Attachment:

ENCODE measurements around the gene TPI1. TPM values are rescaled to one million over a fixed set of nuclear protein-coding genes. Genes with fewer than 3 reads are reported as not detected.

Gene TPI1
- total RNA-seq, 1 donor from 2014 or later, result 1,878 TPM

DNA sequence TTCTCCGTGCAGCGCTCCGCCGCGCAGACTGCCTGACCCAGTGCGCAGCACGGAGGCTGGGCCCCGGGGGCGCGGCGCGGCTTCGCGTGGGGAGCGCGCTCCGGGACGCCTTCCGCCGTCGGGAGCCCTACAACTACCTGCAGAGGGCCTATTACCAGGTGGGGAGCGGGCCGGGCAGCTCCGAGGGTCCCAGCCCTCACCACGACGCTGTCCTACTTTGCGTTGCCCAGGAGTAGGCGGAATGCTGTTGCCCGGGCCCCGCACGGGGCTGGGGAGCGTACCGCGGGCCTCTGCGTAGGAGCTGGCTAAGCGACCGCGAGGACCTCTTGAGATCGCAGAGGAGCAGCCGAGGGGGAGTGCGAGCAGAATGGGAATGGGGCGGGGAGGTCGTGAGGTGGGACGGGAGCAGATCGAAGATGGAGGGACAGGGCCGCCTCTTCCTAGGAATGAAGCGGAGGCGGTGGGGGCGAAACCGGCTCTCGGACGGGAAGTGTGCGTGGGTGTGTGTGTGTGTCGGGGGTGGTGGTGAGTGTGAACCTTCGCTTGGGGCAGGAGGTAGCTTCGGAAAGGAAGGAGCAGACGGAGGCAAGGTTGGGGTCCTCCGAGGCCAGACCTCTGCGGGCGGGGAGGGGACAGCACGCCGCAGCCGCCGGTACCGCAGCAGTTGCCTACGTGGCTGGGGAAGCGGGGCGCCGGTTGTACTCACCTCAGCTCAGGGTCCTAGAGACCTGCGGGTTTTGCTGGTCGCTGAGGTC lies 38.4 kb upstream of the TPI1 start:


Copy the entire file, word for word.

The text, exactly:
ENCODE measurements around the gene TPI1. TPM values are rescaled to one million over a fixed set of nuclear protein-coding genes. Genes with fewer than 3 reads are reported as not detected.

Gene TPI1
- total RNA-seq, 1 donor from 2014 or later, result 1,878 TPM

DNA sequence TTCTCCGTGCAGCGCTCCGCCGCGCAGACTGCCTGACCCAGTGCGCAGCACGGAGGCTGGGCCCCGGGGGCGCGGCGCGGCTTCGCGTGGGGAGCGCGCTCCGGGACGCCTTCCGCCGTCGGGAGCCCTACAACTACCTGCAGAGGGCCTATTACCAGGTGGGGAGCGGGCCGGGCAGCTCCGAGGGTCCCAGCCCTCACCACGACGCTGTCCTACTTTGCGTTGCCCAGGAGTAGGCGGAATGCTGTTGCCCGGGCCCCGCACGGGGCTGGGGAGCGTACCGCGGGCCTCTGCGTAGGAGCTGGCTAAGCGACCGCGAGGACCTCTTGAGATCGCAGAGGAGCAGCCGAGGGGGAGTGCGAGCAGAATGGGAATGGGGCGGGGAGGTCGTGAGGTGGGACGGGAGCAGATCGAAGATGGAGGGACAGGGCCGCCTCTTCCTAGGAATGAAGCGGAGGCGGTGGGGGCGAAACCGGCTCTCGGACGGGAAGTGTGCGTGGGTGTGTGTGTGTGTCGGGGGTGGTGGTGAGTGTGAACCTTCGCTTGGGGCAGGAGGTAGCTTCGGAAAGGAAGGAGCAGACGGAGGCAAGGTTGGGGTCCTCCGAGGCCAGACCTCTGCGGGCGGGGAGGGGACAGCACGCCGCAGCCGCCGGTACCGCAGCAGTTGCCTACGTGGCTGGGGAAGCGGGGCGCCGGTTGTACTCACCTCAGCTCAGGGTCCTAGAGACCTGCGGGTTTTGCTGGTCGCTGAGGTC lies 38.4 kb upstream of the TPI1 start: